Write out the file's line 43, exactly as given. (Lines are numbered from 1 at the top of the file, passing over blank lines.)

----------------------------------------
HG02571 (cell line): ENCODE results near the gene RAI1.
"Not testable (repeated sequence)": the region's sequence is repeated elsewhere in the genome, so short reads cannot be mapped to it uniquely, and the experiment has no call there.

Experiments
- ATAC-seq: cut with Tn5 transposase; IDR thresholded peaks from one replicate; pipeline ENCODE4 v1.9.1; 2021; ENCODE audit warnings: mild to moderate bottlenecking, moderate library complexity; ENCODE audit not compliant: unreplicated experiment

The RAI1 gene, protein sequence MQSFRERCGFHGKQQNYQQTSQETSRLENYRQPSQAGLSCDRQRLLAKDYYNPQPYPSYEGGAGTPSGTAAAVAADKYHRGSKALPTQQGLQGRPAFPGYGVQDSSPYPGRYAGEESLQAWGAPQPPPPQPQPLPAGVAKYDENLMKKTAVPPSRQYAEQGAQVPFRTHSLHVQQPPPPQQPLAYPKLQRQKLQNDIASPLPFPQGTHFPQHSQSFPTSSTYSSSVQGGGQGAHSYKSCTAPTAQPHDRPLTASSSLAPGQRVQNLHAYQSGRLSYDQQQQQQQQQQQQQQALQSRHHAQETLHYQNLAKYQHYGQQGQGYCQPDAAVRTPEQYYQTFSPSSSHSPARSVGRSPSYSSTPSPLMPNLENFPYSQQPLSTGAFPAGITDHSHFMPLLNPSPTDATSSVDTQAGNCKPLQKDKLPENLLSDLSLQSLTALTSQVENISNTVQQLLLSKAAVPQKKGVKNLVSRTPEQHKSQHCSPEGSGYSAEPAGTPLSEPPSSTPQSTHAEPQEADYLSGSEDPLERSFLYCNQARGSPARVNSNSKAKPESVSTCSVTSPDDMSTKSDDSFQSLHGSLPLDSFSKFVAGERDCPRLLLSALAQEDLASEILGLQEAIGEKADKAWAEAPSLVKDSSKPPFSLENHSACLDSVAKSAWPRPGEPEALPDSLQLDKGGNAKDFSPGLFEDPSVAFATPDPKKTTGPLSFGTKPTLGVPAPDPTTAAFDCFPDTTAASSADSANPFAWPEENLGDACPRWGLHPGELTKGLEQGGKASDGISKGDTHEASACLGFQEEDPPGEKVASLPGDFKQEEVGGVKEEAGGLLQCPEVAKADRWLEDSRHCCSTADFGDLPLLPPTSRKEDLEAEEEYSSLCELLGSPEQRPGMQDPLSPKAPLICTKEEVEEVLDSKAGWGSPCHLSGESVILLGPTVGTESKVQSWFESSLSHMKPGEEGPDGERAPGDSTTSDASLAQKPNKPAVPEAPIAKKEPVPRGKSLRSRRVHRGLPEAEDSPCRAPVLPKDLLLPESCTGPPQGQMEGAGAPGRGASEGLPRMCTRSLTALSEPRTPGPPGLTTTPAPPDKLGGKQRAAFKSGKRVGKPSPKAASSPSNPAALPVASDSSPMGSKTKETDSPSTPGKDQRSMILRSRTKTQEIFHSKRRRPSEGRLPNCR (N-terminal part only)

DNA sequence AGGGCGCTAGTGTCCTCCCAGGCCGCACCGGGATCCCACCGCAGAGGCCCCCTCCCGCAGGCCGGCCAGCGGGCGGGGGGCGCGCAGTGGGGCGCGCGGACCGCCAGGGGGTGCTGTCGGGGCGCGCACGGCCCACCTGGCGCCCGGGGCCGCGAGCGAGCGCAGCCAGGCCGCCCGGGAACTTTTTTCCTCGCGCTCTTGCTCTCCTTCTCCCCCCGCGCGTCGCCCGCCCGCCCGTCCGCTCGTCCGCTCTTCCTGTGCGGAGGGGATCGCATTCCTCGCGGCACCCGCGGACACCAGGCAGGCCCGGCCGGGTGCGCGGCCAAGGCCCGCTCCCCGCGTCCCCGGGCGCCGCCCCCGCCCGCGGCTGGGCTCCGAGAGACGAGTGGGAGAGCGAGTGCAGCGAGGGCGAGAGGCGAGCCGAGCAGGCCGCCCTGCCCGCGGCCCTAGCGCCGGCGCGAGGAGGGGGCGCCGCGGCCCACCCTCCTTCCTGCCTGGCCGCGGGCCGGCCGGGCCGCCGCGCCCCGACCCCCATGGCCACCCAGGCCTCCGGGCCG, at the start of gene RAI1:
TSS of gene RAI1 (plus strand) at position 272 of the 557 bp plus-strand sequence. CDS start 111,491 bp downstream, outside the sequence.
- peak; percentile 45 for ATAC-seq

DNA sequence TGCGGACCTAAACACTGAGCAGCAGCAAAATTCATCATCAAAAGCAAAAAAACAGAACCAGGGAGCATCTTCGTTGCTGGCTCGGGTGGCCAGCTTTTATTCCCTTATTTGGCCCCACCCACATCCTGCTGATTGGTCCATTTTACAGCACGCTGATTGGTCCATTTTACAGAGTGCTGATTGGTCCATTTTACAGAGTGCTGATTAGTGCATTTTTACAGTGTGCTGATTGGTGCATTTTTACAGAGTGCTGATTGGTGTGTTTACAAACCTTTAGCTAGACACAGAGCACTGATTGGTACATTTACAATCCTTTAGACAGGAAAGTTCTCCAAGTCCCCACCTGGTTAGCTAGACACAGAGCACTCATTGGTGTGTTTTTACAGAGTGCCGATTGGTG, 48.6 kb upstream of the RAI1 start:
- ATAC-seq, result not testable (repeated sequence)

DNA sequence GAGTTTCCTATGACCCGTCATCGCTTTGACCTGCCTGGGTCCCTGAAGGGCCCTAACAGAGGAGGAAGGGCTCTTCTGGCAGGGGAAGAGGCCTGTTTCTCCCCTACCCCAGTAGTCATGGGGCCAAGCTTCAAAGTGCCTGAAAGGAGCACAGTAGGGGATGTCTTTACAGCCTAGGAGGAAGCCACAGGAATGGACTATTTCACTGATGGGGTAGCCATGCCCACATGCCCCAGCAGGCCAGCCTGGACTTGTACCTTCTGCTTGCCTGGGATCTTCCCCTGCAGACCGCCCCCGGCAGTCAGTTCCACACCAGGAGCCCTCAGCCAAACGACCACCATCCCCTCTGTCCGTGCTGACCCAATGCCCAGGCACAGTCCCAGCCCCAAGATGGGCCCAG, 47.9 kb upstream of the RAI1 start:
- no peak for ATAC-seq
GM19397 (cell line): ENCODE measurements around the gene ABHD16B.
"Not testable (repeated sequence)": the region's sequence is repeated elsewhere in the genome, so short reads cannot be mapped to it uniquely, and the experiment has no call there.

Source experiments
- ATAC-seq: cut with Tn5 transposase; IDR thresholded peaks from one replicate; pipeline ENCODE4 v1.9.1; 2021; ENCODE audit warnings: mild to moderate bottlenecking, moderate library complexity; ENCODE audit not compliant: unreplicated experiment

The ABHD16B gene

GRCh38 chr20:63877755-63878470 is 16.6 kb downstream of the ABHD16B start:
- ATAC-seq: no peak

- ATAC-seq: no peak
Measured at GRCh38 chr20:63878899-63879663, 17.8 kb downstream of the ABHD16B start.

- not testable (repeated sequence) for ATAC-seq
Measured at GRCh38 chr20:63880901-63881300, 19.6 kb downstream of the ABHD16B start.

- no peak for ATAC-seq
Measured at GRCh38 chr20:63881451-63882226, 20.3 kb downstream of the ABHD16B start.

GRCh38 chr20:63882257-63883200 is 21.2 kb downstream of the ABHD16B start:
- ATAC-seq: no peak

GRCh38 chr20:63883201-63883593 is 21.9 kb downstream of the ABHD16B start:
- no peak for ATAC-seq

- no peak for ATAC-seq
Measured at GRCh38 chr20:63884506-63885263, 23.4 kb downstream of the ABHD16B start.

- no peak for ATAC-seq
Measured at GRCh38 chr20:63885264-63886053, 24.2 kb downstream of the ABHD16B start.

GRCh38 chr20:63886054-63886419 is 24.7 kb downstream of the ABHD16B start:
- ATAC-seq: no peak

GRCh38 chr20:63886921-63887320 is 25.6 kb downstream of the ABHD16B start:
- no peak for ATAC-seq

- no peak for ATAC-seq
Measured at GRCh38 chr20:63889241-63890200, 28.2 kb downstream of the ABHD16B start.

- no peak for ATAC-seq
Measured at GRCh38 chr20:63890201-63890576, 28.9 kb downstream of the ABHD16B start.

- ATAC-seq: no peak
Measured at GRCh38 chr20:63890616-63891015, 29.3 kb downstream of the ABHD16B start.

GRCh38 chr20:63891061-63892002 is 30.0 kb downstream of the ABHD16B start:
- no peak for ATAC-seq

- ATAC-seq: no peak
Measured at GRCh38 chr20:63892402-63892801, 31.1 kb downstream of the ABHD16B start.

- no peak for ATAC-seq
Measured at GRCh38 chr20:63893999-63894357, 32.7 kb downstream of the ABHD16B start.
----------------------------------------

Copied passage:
Measured at GRCh38 chr20:63890616-63891015, 29.3 kb downstream of the ABHD16B start.